I also like the actively physical phrasing of what will you “carve” out of those deaths you mourn. (“Carve” by the way will be a lot of what Gruntle ends up doing.)
Of course, this is a diverse world Erikson has created, so we quickly jump from one way of mourning (Buke’s) to a slightly different form, as Hetan describes her grieving method, “to mourn is to feel a flower’s slow death . . . To bed a man is to recall the flower’s bright glory.” Anybody want to take bets on Itkovian’s chances of being the plucked flower?
I really like the image of the priests behind their masks at council. It’s a great visual.
I’m a big fan of how Erikson constantly throws us into the belief that we’ve walked into the middle of a story rather that its beginning. In this case, it comes via Rath’D’rek reaction to Hetan’s opening words:
“Again? . . . The same opening words! . . . The answer was not the first time, no the second time, no every time!”
The treatment of native or aboriginal or simply prior populations by those who come afterward (no matter the mean nor intent) is a running theme throughout the series (no surprise given Erikson’s profession). Here, I like how the myopia of a culture is portrayed as the Capustans difficulties in imagining the views of the Barghast toward the land. As well as the appropriation for decorative purposes Barghast burial urns (the fact that the Barghast “care nothing for vessels” is news to them apparently, so they don’t get let off the hook on that.)
It’s an interesting mix of priests that know what Hetan is about to propose: Burn, Queen of Dreams, Hood, and Shadowthrone. Hmmmm. And note Oponn has no idea. Is it any surprise as well that Shadowthrone’s priest’s first thought is how to use the revelation to scheme/manipulate?
Hetan’s arrival to claim the Founding Families should raise echoes of the Mhybe’s gift from Kruppe of the original Rhivi spirits as well as Quick Ben’s freeing of Talamandas, an ancient Barghast spirit. The past, as I’ve said before, rarely remains the past in Malaz.
I do so like Itkovian. I like how he roots for Hetan here and then love the sly way he so politely suggests that Rath’Shadowthrone “enquire” of Bauchelain and Korbal as if they are just two regular joes.
As a reader, it’s hard not to get a little shiver at the “we are witnessing the birth of gods” line. And it’s also hard not to speculate that if we see the birth of gods, mightn’t we sometime see the deaths of one or two as well?
Stonny’s description of K’rul as having “friends” rather than “servants” goes a long way toward making him a likable kind of god, one we as readers can trust if we accept this point of view (always a question). This will be true of another god or two we’ll eventually meet. And like Keruli’s Elder God, that one also won’t be “one for pomp and ceremony.” And that’s all I say about that for now.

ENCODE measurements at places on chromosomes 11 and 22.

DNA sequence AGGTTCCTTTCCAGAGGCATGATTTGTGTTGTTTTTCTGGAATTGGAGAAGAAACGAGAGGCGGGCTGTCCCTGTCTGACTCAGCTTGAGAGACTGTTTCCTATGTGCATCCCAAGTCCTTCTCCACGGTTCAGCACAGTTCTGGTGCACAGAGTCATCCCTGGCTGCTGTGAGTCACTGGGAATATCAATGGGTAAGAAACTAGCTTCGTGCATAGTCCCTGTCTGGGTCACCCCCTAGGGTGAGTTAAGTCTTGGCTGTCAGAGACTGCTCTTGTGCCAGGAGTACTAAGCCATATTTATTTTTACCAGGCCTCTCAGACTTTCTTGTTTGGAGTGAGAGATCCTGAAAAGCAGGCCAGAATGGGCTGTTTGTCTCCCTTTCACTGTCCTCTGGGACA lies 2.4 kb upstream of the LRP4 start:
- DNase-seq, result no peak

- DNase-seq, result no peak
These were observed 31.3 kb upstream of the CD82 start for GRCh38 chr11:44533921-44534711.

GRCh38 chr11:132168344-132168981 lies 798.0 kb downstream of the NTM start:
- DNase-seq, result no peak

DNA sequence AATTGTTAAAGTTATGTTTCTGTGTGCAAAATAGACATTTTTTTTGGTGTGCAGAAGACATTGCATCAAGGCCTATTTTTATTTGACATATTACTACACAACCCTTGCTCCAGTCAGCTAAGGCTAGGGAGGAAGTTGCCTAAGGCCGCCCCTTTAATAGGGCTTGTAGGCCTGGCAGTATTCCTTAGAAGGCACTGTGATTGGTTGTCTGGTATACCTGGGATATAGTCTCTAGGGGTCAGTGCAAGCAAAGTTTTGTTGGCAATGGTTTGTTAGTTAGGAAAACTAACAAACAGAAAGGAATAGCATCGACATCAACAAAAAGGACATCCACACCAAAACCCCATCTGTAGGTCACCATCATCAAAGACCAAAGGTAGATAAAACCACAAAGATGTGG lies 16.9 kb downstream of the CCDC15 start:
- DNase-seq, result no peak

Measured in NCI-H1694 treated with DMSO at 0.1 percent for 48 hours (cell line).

Another reason to like Keruli and his god:
“I have wiped clean their [the dead family] slates . . . They now dwell at peace. Their souls have fashioned a worthy dream-world.”
Also, a sneaky way to get another mention of a “dream-world” in there.
Gifts from priests of Elder Gods. Yes, file away. Note the form as well.
And the mention of “additional allies” for Buke who will help him “achieve what he desires.”
And the obvious foreboding of some great change in Gruntle’s life.
That description of the T’isten’ur by Cafal should ring some bells. We mentioned I believe that Stormy et. al’s discovery of the Silanda in Deadhouse Gates was us coming into the middle of a story. Here’s a bit more of it for us, though we’ll get much, much more.
We’ve already learned of the relationship between the Moranth and the Barghast, but it’s interesting to note that the famed Moranth munitions have connections with the Tiste Edur “alchemies.”
Itkovian’s line “The past refuses to remain buried” is about as appropriate a line as one can find for this series. And of course, it also can be applied literally as well. After all, we’ve already had several creatures dig themselves out literally from the past. There’s also a bit of foreboding in Itkovian’s continuing words: “the past hides restless truths, too, unpleasant truths . . . Once the effort of unveiling has begin . . .” Lots of people, not to mention groups of people (races, clans, nations, etc.) are carrying around lots of “buried” pasts, secrets. We’ll have to keep an eye on what happens when they get revealed.
Speaking of foreboding, we’ll have to keep an eye on that near-prophecy of Humbrall Taur’s: “in success we shall find seeds of despair.”
Bill Capossere writes short stories and essays, plays ultimate frisbee, teaches as an adjunct English instructor at several local colleges, and writes SF/F reviews for fantasyliterature.com.
Amanda Rutter contributes reviews and a regular World Wide Wednesday post to fantasyliterature.com, as well as reviews for her own site floortoceilingbooks.com (covering more genres than just speculative), Vector Reviews and Hub magazine.